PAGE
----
Advocacy Week, March 19-21, included different classes, organizations, groups, sororities, fraternities, teams, clubs and individual petitions working to promote change. Each organization had a table outside of Connelly Center to raise awareness on its issue.
The goal of Advocacy Week, sponsored by the Campus Ministry Service Council, is to find an issue and come up with ideas in how to promote change.
“All of the organizations provide a chance for students to find an issue that relates to their mission and act on it,” said Jenna Cucco, co-facilitator for Advocacy Week.
Groups and organizations such as University Students Against Sweatshops, Ethical Issues on Peace and Justice, The American Sign Language Club, Special Olympics Committee, LIFT and Catholic Relief Services participated by getting information about each group and participating with them on their missions.
“The Special Olympics Committee wants to raise awareness in ending the use of the ‘R’ word,” Paul Insley said.
Advocacy Week allowed Villanovans to see the implications of current issues in the world. By raising awareness, students can embody the University’s logo to ignite change.
“We want to encourage people to ‘Spread the Word To End the Word’ and I think this week is a great opportunity for students on campus to see that because a lot of times we don’t know the impact our words have on people,” Insley said.
Getting involved in organizations on campus is easy. Students simply need to find an issue they want to support and take action.
“Growing up in Washington D.C. exposed me to the issue of poverty and how it is especially affecting the youth and their chances of graduating and having a good life,” Bridget Black said. “I am currently taking a Peace and Justice class and we had to focus on an ethical issue we are aware of so that is why I decided to focus on the effects of homelessness on the youth.”
Advocacy Week gave students a chance to learn about topics they are unfamiliar with.
Getting involved allows students to see the world in a broader perspective and push them to make a difference.
“Villanova has the kind of environment suited to promote change and I think that this week will give those students who are not aware of these critical issues in the world to become involved and learn how important their voices are in the world today,” Cucco said.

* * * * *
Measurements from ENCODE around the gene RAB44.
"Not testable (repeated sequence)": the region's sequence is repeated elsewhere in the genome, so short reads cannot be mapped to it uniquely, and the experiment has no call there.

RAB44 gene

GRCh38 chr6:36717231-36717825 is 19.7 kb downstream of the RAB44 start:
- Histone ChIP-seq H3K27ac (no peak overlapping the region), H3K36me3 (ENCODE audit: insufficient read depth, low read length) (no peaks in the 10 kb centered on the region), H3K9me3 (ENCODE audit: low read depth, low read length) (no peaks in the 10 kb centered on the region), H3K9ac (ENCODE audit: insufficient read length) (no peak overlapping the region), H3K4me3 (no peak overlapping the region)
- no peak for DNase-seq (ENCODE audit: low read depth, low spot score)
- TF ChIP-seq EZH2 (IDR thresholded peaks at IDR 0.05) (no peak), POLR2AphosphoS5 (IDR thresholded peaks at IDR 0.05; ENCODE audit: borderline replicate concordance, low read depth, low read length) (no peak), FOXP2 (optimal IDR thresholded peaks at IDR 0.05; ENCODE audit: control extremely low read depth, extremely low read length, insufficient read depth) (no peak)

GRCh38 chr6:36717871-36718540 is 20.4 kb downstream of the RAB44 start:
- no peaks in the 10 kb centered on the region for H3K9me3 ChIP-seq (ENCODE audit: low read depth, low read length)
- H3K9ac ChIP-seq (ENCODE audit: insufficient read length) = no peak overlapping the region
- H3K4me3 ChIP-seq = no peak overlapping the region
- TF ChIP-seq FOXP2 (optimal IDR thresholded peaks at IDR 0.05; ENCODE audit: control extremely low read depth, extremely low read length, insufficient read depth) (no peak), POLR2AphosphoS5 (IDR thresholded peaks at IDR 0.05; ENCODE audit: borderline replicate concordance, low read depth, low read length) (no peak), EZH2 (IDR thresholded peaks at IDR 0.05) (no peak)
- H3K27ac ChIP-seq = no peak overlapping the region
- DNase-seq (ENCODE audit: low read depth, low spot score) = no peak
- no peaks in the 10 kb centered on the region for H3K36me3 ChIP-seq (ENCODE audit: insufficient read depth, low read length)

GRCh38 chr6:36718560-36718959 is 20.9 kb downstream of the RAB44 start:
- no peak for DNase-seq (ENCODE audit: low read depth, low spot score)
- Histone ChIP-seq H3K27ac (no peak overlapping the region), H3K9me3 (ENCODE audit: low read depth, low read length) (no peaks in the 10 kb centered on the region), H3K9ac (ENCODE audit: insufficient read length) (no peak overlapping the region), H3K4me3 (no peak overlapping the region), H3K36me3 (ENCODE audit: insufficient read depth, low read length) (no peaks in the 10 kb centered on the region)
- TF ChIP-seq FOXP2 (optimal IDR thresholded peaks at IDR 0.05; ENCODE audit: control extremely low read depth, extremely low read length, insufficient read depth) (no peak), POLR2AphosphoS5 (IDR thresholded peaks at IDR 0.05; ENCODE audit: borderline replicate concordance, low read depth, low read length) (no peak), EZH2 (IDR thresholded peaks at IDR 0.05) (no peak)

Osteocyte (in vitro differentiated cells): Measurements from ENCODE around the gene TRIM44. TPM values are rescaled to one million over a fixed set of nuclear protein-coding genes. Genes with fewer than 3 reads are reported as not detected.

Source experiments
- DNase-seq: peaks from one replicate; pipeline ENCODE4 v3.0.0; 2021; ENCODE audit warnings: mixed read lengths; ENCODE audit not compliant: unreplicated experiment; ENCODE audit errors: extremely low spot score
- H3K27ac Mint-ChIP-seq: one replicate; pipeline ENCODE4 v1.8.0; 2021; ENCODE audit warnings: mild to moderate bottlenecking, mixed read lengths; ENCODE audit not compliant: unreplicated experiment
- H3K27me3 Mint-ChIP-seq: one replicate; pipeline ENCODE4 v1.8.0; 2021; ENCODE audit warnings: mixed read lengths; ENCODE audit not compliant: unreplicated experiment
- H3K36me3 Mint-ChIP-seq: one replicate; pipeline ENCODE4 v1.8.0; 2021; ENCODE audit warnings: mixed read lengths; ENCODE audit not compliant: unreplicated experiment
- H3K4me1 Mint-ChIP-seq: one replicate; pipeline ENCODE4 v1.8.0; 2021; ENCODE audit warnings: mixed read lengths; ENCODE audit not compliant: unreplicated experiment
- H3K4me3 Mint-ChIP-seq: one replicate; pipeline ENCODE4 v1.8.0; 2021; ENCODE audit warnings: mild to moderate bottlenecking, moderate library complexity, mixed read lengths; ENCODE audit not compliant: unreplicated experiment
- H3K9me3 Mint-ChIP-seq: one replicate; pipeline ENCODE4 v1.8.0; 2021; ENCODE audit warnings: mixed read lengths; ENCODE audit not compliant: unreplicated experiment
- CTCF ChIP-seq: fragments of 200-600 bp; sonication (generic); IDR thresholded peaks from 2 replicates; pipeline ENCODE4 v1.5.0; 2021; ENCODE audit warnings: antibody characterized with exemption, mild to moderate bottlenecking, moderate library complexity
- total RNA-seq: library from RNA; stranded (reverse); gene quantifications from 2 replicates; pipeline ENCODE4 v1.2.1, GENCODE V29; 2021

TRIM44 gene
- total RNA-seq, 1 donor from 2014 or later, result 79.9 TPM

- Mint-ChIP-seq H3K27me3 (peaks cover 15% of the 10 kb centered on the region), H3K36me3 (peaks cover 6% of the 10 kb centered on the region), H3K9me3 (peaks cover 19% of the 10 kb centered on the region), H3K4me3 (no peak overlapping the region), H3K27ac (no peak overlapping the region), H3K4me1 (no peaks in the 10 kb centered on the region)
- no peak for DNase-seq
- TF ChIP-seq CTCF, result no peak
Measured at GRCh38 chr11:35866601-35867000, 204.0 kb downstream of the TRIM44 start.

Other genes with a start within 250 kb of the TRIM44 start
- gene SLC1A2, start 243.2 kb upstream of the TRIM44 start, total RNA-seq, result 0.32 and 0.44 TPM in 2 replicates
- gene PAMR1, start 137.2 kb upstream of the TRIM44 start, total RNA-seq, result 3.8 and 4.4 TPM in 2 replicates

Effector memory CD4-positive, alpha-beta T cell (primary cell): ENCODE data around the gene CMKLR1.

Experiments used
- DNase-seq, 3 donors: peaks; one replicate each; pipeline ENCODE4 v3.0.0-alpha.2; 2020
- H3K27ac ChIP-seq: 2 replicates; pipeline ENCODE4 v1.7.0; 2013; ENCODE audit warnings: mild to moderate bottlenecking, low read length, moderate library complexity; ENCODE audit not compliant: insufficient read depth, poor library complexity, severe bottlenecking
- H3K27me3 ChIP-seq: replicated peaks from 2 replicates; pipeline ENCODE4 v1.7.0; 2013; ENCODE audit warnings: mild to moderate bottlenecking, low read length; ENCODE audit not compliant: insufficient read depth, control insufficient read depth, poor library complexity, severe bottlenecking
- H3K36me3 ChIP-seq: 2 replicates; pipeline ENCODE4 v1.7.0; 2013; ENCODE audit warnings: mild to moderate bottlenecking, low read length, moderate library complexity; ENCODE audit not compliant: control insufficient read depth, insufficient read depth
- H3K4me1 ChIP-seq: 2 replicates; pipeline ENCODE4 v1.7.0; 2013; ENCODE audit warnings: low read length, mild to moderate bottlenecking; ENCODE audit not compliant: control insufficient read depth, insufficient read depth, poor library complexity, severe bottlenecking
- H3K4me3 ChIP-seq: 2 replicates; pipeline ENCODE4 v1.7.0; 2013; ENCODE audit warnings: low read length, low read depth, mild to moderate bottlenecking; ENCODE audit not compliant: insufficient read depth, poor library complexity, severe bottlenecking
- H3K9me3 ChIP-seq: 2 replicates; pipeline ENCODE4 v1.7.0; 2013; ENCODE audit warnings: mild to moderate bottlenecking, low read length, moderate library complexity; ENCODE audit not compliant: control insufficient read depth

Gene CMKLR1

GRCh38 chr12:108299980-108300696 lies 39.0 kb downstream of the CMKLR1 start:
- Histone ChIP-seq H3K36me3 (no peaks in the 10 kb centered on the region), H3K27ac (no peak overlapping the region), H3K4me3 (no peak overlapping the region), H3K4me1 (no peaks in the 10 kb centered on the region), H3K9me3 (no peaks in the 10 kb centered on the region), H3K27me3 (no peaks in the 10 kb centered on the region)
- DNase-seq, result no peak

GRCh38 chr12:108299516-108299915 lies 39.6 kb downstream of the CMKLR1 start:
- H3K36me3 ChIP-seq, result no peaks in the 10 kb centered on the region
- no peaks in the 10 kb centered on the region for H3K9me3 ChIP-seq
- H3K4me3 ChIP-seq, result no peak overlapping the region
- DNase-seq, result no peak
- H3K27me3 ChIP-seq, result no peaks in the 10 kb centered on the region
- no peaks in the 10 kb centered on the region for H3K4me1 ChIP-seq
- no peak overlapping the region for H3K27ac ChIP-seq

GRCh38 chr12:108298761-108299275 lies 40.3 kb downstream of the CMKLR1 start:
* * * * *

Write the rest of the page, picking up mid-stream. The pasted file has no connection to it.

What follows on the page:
Various groups allowed students to get involved by signing letters and petitions. Catholic Relief Services focused on expanding international assistance on poverty.
The organization provided a letter through which students could write their personal comments on why raising awareness on poverty is important.
“During this week, several organizations participated by presenting an issue that pertains to their cause and advocating on behalf of their issue,” Caitlin Gemma said. “One example includes when the American Sign Language Club encouraged the Villanova community to call local representatives and argue in favor of keeping open the only nursing home for the deaf in Pennsylvania, which is actually in danger of closing.”
In addition to the events during the day, there were evening events as well. Mark Doorley, ethics professor at Villanova, and Jim Desimone, member of a citizens committee trying to save Camden’s Children’s Garden, gave speeches on the possible chances of closing the garden. Opportunities for letter and petition signings were available in this event as well.
“Anyone can become involved because we all have the ability to make a difference,” Insley said.
“This week is really about creating advocates of all people and giving students the opportunity to be involved in service programs,” Cucco said.